ARROYO v. UNITED STATES OF AMERICA (September 1, 2011)

Maria Arroyo received medical care at the federally-funded Erie Family Health Center during her pregnancy. Her doctors there detected no problems with her pregnancy. She gave birth to a son in May of 2003, more than a month premature. Her doctors never gave her a series of tests that are typically administered in the last month of pregnancy to detect the risk of the baby contracting a disease from his mother's blood. In those situations where the tests are not administered, medical professionals involved in the birth are more vigilant in identifying risk factors and treating the baby. Although Arroyo's baby did exhibit several risk factors, the treating doctors failed to detect or treat an infection. The baby suffered permanent brain damage. The hospital told Arroyo that her son suffered brain damage because of exposure to blood but did not tell her that it could have been prevented. A year later, Arroyo gave birth to a second son. In connection with that birth, she learned about the risk of infection and what could be done about it. A few months later, she saw a lawyer’s ad on television that prompted her to consult her own lawyer. In December of 2005, the Arroyos filed a medical malpractice claim against the two treating physicians in state court. Because the Erie Center doctors are treated as federal employees, the United States assumed the liability and the case proceeded in federal court under the Federal Tort Claims Act. Judge St. Eve (N.D. Ill.) found in favor of the Arroyos after a bench trial, concluded that the claim was brought within the two year statute of limitations, and awarded over $29 million in damages. The United States appeals.

In their opinion, Seventh Circuit Chief Judge Easterbrook and Judges Cudahy and Posner (concurring) affirmed. An FTCA claim is timely if it is filed within two years of its accrual. A claim accrues when the plaintiff discovers or should have discovered that he has been injured by an act attributable to the government. The Court emphasized that knowledge of government control is necessary. Here, the Court concluded that the district court did not err in finding that the claim did not accrue until 2004 (either at the time of Arroyo’s second birth or the time of the television commercial). The only information the hospital provided in 2003 was the biological cause of the injury. There is no evidence that the Arroyos knew that there was potential malpractice. The Court also concluded the district court did not err in concluding that a reasonably diligent person would also not have known to pursue a deeper inquiry in 2003. The Court rejected the government's position that any individual injured while under the care of a medical professional should assume some fault on the part of that professional.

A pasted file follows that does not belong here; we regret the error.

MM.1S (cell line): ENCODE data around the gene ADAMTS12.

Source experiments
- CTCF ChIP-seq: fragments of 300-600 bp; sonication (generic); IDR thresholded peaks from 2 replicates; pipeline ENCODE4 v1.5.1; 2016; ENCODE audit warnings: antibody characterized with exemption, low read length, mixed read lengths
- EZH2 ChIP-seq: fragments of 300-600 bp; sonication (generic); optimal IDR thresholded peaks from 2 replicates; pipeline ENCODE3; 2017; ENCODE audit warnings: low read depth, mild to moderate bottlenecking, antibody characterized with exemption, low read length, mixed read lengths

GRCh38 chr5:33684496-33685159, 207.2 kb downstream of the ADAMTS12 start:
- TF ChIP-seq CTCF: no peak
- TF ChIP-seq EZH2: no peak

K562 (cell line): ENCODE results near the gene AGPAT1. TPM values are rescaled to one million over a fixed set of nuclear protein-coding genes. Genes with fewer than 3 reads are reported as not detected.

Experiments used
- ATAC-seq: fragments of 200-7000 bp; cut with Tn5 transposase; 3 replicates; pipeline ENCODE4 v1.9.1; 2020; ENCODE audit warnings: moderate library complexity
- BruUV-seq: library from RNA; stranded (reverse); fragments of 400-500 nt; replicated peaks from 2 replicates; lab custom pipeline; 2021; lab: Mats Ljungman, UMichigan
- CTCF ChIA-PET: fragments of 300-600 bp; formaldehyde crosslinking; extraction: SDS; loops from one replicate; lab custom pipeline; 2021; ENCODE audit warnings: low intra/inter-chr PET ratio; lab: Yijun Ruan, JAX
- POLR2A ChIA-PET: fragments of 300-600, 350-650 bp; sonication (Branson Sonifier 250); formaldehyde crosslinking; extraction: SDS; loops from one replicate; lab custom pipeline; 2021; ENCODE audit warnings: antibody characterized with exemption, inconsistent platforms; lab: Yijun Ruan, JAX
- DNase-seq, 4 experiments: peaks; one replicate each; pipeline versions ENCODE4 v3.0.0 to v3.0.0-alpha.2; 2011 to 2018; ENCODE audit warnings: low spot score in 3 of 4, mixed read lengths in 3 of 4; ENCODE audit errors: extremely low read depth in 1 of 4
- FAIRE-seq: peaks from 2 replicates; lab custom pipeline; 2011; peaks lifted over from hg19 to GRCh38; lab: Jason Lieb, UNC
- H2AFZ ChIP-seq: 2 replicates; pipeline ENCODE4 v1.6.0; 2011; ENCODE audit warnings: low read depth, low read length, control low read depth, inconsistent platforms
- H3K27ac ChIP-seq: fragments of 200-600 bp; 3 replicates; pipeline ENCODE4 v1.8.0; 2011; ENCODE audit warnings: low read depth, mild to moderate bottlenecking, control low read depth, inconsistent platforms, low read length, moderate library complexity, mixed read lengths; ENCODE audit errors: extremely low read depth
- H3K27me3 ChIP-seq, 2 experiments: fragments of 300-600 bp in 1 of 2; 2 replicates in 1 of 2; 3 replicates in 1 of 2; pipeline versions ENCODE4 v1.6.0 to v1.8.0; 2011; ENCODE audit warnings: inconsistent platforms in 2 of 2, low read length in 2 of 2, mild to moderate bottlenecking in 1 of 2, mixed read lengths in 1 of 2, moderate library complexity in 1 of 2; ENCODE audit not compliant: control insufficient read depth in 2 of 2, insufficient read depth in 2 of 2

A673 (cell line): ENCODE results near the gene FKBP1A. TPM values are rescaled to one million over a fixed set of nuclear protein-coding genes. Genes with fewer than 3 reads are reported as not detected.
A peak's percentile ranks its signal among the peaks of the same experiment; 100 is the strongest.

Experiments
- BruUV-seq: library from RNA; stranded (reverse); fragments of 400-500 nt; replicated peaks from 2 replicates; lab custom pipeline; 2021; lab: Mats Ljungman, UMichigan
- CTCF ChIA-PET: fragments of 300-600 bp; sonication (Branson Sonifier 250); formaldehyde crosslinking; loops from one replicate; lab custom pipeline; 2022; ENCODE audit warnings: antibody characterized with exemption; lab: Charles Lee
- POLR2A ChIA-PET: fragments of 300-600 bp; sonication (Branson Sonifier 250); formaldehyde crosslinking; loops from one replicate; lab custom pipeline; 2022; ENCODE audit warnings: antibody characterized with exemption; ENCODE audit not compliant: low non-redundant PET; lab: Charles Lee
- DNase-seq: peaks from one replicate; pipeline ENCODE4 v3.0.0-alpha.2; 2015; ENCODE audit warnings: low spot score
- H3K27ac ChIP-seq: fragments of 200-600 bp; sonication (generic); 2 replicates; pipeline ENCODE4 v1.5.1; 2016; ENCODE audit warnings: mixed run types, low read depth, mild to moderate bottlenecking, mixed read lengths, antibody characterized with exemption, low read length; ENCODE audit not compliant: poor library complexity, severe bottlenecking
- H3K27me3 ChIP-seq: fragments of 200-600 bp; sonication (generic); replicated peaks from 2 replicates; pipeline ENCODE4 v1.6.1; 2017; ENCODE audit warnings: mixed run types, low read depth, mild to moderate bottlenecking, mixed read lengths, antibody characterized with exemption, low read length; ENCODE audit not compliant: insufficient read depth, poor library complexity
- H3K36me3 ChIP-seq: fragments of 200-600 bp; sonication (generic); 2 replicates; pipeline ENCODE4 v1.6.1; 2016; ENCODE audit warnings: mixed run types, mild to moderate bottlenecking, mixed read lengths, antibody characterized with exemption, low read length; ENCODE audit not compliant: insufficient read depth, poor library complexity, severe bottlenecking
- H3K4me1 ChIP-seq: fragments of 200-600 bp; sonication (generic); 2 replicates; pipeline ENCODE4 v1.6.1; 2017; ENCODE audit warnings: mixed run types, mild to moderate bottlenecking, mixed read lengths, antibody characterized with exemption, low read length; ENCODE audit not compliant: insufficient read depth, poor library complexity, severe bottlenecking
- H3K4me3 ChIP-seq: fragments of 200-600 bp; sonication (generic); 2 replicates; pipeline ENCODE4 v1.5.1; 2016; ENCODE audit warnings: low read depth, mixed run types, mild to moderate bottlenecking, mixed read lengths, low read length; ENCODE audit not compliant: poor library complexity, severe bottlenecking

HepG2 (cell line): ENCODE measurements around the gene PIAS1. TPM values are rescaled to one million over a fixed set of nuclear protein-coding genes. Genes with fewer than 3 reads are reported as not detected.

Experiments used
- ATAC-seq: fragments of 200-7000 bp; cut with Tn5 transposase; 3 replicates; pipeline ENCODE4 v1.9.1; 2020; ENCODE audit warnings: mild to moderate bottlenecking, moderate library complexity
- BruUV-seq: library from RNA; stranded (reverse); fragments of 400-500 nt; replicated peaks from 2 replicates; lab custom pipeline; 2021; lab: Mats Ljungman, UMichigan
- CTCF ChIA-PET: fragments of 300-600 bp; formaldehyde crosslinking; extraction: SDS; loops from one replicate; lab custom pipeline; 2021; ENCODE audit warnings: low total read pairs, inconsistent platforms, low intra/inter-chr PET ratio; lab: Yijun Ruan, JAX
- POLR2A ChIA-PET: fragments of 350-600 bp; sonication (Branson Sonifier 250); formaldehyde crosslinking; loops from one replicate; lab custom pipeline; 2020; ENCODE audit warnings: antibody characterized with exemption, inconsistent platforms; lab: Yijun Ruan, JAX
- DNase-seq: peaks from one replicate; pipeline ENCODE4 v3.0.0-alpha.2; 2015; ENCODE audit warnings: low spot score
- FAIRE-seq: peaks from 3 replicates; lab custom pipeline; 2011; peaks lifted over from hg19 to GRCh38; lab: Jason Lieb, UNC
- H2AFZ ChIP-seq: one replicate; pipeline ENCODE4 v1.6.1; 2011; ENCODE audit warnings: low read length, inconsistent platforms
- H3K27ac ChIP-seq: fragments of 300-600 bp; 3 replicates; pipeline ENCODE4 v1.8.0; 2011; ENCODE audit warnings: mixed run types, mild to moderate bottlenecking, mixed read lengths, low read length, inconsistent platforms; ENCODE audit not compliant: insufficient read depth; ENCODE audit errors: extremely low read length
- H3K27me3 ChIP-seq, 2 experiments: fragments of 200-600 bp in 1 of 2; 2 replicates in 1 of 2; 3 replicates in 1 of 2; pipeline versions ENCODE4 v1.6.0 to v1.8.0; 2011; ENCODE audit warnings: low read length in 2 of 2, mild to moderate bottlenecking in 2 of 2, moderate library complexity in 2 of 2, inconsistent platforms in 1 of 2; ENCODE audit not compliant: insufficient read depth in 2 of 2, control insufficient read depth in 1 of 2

Judge Posner wrote a separate concurrence. He agreed with the panel opinion in its entirety. In his concurrence, he addressed two questions that were not, and did not have to be, decided by the panel -- the characteristics of the objective "reasonable person" in deciding whether a plaintiff should have discovered his injury and the duty of a medical provider to be more candid with its patients.